Tatiana Shebanova's recording of Chopin's complete music for solo piano was one of the more significant contributions to the composer's discography in his bicentennial year. That was partly because of the inspired decision to present the works in opus number order, but also because Shebanova clearly has something original to say with the music. In contrast to the bombast of many of her (usually male) colleagues, Shebanova takes a measured, precise approach to Chopin. 'Refined' is a word that could apply to almost every phrase.
In the concertante works, this refinement runs the risk of sounding dispassionate. Even in these early works on volume 1, the pianist needs to inject some emotional turmoil, but that is not really the way Shebanova does things. The two shorter works on the disc, the Fantasy on Polish Airs and the Rondo à la Krakowiak, seem on first appearances to be jumping the queue, appearing as they do before rather than after the concerto. I suspect they have been placed at the start because they best suit Shebanova's approach and are the most successful readings. Even here, the pianist's sophistication risks obliterating the fragile folk character of the Polish sources. She is at her best when playing those delicate mid to high register filigree phrases. The recorded sound of the piano isn't particularly transparent or luminous, but the register around the top of the treble clef comes across better than the rest of the range, creating brief and tantalising moments of transcendental pianism recorded with utmost clarity.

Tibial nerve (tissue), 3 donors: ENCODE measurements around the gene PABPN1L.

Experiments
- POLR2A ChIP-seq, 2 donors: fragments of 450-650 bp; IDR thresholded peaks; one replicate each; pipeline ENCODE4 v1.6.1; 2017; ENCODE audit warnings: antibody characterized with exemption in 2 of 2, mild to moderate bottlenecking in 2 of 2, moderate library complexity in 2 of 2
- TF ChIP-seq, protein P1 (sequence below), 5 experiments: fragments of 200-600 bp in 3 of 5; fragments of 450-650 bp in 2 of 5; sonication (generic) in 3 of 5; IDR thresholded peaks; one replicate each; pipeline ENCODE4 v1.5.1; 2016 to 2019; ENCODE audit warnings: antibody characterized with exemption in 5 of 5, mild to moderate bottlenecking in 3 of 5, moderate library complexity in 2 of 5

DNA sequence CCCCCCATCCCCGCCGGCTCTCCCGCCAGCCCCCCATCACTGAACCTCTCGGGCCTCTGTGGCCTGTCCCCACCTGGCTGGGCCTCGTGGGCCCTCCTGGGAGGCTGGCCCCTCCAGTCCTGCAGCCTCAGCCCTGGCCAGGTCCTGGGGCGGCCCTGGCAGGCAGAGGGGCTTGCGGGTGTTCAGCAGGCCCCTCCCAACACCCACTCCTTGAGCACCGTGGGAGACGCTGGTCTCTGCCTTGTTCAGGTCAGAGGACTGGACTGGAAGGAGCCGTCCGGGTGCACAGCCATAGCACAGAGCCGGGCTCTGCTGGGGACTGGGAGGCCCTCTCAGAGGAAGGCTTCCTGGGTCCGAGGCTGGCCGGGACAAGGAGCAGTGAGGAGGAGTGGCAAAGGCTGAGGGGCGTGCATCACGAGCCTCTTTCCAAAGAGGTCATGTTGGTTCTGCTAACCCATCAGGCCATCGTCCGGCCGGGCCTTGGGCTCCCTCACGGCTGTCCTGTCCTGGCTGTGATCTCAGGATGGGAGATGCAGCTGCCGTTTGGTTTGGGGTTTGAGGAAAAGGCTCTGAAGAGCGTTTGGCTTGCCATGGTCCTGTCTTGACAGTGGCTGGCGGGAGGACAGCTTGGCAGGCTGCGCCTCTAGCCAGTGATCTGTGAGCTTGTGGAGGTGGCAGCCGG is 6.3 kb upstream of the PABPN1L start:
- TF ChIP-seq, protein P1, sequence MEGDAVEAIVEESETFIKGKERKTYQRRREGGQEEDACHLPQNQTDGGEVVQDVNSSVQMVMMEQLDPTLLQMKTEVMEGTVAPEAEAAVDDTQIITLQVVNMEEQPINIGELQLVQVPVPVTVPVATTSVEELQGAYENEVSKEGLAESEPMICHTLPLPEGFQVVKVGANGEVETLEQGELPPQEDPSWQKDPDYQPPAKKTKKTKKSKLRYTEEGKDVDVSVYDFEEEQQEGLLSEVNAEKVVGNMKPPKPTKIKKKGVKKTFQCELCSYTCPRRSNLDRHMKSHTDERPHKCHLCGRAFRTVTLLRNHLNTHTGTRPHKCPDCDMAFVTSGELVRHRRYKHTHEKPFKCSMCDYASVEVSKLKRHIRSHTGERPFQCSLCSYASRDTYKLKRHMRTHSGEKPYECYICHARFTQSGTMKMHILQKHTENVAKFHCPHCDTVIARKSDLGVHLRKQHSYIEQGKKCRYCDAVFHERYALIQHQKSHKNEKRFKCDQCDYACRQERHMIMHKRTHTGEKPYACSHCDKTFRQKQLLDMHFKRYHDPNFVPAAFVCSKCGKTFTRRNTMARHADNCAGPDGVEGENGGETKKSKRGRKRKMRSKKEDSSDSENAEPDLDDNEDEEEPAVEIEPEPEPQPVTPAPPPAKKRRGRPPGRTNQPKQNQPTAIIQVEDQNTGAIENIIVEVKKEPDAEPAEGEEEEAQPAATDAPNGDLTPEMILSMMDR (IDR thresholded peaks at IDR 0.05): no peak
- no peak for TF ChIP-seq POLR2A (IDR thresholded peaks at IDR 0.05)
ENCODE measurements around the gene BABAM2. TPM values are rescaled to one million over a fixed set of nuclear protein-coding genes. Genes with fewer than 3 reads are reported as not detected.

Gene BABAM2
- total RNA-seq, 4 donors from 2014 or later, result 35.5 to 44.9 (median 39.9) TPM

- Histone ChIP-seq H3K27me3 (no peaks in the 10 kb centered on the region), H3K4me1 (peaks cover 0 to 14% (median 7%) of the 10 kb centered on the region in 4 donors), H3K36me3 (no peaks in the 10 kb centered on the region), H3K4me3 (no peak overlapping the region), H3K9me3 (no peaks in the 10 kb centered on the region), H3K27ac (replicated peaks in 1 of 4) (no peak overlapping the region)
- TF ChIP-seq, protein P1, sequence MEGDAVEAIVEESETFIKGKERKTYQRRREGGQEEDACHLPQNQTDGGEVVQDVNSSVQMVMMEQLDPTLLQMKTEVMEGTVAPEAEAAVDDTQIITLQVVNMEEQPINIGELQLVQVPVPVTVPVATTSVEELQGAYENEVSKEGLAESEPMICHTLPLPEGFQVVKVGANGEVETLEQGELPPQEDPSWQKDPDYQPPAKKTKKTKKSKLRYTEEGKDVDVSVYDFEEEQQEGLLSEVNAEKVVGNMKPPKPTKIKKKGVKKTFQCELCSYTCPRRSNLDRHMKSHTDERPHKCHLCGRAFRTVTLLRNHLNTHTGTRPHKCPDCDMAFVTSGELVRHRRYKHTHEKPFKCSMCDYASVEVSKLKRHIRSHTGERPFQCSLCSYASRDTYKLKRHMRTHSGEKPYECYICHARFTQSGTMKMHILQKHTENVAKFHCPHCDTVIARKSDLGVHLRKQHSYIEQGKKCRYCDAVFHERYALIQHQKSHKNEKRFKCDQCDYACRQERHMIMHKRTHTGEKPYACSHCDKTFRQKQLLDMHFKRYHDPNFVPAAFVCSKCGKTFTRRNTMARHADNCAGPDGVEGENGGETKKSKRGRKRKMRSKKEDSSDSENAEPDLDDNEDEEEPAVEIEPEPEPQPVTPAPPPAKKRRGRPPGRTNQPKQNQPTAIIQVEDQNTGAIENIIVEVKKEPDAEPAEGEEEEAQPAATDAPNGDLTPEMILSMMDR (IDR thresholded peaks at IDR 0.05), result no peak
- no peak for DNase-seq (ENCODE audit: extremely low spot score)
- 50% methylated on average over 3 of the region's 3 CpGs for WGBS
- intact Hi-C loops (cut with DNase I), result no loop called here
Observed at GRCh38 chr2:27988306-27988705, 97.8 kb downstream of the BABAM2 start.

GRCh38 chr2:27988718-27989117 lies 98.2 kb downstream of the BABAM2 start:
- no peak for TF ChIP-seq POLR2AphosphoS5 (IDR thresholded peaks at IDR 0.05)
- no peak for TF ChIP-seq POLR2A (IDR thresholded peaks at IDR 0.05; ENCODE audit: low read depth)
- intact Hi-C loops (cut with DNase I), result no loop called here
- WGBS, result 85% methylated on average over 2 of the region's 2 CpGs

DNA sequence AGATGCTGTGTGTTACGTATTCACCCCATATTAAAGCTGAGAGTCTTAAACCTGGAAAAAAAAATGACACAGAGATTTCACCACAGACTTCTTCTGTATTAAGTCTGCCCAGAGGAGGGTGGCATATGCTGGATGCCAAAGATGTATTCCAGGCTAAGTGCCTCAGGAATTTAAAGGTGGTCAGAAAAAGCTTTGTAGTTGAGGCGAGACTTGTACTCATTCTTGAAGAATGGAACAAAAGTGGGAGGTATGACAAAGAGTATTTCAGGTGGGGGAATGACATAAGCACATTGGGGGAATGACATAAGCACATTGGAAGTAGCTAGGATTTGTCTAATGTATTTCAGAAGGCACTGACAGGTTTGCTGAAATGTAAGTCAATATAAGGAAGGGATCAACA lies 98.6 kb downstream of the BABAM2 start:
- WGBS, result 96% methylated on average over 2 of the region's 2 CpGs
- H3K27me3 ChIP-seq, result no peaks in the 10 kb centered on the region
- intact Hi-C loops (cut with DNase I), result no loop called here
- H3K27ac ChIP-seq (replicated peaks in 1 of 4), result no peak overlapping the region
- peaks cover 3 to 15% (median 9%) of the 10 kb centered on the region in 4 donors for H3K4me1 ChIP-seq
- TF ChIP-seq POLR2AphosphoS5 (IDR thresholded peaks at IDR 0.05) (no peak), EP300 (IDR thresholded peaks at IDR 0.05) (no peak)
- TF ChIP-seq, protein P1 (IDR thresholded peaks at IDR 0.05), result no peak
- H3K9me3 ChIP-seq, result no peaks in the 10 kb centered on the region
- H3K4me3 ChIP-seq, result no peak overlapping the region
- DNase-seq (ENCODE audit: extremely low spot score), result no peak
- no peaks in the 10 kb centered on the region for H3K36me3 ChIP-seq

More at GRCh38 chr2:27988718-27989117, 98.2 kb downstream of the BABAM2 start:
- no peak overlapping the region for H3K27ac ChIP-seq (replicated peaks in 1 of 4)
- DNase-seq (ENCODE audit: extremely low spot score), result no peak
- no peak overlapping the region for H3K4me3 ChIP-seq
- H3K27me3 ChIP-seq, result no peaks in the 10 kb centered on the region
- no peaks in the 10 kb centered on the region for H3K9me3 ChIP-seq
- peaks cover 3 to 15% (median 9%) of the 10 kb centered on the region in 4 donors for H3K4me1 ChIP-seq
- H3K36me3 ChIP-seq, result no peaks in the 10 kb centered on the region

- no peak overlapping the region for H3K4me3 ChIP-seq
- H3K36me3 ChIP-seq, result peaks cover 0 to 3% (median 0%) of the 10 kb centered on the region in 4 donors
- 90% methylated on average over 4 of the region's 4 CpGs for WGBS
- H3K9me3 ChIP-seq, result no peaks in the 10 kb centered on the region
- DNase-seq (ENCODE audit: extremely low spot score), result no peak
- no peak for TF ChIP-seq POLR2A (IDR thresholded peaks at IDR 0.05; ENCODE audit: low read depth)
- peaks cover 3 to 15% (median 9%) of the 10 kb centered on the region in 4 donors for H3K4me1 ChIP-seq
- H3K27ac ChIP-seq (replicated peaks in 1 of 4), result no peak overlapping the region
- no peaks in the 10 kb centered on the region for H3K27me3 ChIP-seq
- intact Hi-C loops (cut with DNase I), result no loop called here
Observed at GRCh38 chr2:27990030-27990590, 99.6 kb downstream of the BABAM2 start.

Whatever my reservations about Shebanova's approach, she deserves a better orchestra. The Polish Sinfonia Iuventus Orchestra, as the name suggests, is made up of young players. It's not a youth orchestra; they are all conservatoire graduates in their twenties. Technically, the group is serviceable enough, but very little about their playing seems truly inspired. In the First Concerto, this workaday approach combines with the soloist's reserve to create a very dispassionate interpretation indeed. Technically, there are a few problems in the orchestra; the string ensemble has some shaky moments in the first movement and the brass struggle throughout to play as a section. But it is the lack of passion that really deflates the performance, both from the piano and the woodwind soloists.
The sound, too, is serviceable rather than exceptional. The balance between piano and orchestra is always rigorously maintained, but there is little depth to the sound of either. As I mentioned, that mid to upper register of the piano is where the sound works best, but further down the keyboard there is a distinct lack of presence or clarity. Having heard Shebanova's solo Chopin recordings, I'm not inclined to blame her for this. In fact, I'd love the chance to hear her left hand passage work with greater clarity.
Tatiana Shebanova provides an important insight into Chopin's music through her unfashionable modesty at the keyboard. Her playing serves the music, unlike that of most of her colleagues, for whom ego often comes first. But there is a danger of her taking it too far. This is revisionist Chopin, and is for those who find the bravado of the top name pianists too much to stomach.